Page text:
Browsing Meteoritics & Planetary Science, Volume 43, Number 1-2 (2008) by Subjects
Now showing items 1-2 of 2
Quantitative organic and light-element analysis of comet 81P/Wild 2 particles using C-, N-, and O-μ-XANESSynchrotron-based soft X-ray micro-analysis was performed on particles extracted from the Stardust aerogel collector in order to obtain detailed organic functional group information on any organic solids captured as part of the Principal Examination suite of analyses for samples from comet 81P/Wild 2. It is observed that cometary organic carbon captured in aerogel is present in a number of different manifestations and often intimately associated with silicates. Carbon X-ray absorption near edge structure (XANES) spectra reveal considerable chemical complexity in all of the organic particles studied so far. Universally, the comet 81P/Wild 2 organic particles contain low concentrations of aromatic and/or olefinic carbon relative to aliphatic and heteroatom-containing functional groups, e.g., amide, carboxyl, and alcohol/ethers. N-XANES confirms the presence and assignments of these functional groups. In general, the XANES data record considerable chemical complexity across the range of organic samples currently analyzed. The atomic ratios, N/C and O/C, derived from XANES data reveal a wide range in heteroatom content; in all cases these elemental ratios are higher than that of primitive meteoritic organic matter. The wide range in chemistry, both in elemental abundances and specific organic functional groups, suggests that the comet 81P/Wild 2 organic solids may have multiple origins.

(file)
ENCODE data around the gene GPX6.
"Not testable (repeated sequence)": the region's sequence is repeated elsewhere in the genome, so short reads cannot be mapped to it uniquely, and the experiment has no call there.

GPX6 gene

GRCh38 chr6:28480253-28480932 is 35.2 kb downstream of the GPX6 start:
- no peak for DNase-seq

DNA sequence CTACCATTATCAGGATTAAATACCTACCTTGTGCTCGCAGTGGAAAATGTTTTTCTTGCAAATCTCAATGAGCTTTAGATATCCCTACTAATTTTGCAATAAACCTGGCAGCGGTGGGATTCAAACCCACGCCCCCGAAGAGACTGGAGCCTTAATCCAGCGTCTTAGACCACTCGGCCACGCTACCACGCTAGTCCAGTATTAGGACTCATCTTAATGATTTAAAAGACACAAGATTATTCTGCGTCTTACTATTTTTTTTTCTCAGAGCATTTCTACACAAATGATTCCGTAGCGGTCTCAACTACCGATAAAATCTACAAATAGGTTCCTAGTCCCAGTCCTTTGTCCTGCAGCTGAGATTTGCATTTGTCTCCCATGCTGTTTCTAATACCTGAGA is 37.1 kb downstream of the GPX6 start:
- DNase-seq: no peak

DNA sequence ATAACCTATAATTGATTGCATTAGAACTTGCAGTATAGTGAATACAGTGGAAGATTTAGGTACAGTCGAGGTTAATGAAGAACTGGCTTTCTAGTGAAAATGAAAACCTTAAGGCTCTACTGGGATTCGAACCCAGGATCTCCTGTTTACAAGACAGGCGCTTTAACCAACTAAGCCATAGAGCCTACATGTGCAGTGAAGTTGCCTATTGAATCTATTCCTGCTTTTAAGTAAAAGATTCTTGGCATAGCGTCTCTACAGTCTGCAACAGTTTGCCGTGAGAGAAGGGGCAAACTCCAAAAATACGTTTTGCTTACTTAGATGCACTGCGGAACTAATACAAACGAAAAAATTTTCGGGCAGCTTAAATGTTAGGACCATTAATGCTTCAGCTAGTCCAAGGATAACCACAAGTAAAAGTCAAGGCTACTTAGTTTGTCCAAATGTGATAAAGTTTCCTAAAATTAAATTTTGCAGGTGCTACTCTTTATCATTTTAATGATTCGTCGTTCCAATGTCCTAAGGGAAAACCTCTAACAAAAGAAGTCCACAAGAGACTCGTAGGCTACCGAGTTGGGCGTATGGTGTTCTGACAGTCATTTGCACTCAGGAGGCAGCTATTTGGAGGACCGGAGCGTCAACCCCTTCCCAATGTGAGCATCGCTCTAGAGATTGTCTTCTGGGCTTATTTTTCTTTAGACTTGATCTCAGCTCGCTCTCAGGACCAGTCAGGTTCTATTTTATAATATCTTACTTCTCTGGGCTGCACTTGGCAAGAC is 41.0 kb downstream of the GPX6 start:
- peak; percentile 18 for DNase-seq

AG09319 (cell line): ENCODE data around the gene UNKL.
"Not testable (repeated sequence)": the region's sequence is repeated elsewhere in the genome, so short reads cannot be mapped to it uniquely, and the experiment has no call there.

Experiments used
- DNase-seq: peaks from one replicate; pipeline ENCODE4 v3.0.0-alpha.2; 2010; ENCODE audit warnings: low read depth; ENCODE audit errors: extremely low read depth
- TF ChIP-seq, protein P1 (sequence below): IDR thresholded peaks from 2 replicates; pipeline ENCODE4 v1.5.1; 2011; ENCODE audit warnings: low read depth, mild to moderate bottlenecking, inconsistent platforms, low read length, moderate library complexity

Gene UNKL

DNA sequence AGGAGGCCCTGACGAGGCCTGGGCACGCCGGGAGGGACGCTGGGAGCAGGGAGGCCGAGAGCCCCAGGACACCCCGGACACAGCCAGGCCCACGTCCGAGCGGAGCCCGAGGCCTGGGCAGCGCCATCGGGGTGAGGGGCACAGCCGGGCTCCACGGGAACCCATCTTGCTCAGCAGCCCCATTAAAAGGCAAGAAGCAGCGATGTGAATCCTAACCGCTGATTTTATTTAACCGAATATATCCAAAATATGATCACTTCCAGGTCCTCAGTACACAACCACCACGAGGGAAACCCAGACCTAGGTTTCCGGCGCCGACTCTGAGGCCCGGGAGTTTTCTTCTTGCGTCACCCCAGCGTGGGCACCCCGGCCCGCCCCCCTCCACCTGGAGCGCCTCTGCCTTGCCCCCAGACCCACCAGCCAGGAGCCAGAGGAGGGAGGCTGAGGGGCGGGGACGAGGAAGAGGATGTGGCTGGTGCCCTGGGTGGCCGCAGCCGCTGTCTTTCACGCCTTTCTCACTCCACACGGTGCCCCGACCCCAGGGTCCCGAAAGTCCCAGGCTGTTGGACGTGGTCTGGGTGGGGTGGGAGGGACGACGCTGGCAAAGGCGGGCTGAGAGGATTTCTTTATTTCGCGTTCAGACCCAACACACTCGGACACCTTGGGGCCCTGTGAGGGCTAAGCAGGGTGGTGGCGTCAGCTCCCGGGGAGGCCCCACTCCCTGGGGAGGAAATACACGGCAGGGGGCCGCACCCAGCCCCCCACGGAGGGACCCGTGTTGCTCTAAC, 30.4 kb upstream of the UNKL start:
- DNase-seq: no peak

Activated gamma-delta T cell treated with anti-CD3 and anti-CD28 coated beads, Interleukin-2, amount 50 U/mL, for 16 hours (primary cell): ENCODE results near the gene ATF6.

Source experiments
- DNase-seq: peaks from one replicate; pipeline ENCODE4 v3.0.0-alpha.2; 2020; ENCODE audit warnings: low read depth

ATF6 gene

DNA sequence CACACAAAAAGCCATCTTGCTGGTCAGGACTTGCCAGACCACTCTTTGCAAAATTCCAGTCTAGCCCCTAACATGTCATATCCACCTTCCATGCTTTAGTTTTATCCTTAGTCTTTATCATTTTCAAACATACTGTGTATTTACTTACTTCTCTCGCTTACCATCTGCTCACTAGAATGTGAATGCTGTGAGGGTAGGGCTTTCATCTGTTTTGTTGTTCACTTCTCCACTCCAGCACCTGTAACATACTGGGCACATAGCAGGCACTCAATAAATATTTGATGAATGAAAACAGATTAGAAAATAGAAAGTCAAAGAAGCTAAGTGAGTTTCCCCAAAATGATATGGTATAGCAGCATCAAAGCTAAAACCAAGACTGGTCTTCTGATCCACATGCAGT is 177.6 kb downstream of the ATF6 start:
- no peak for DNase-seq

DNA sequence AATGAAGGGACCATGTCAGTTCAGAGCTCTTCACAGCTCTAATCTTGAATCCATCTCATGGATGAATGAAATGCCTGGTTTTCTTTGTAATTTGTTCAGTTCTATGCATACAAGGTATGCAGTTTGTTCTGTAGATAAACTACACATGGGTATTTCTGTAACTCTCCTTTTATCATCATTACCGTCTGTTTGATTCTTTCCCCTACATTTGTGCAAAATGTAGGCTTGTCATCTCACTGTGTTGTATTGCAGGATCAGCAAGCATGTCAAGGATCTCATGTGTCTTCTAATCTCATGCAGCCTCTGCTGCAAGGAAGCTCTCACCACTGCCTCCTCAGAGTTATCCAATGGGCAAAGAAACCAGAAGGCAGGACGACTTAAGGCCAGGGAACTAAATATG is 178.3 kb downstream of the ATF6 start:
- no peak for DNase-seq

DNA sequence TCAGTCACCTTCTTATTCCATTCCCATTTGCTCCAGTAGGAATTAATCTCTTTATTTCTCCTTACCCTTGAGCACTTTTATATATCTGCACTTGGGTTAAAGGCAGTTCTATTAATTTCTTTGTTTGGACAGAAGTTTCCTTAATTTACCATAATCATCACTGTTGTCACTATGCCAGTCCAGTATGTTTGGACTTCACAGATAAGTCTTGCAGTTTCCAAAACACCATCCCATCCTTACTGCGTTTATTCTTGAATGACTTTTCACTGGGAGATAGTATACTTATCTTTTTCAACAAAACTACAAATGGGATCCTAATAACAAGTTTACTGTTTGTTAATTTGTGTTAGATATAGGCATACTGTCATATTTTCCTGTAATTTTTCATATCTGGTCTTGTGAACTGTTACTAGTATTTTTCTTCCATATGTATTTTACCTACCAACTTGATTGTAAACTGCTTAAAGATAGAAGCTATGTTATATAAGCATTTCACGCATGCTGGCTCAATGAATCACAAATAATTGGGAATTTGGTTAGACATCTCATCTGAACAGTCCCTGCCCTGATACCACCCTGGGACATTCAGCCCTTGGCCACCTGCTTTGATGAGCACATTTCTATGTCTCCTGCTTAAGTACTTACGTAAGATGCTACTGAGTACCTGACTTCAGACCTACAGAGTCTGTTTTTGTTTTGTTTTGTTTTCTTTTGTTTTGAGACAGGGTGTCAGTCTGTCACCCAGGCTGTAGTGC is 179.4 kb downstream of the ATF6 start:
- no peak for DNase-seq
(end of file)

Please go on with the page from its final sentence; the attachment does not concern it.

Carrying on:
Smelting of Fe-bearing glass during hypervelocity capture in aerogelHypervelocity capture of material in aerogel can expose particles to high transient temperatures. We tested some of the possible effects of capture by using a light-gas gun to shoot particles of basalt glass into aerogel at 6.1 km s^(-1). Using synchrotron-based micro-X-ray absorption spectroscopy (micro-XAS), we find that the starting material, in which the Fe was trivalent, is chemically reduced to divalent. In addition, some fragments were chemically reduced so that they contained Fe0 in a form spectroscopically consistent with a mixture of two forms of iron carbide (cohenite and haxonite). The carbon presumably originated from organic impurities in the aerogel. High-resolution transmission electron microscopy (HRTEM) imaging shows the presence of Fe-rich crystalline nanoparticles. A similar species has been found in actual Stardust material, suggesting that smelting effects occurred during capture and should be taken into account when interpreting data on Stardust samples.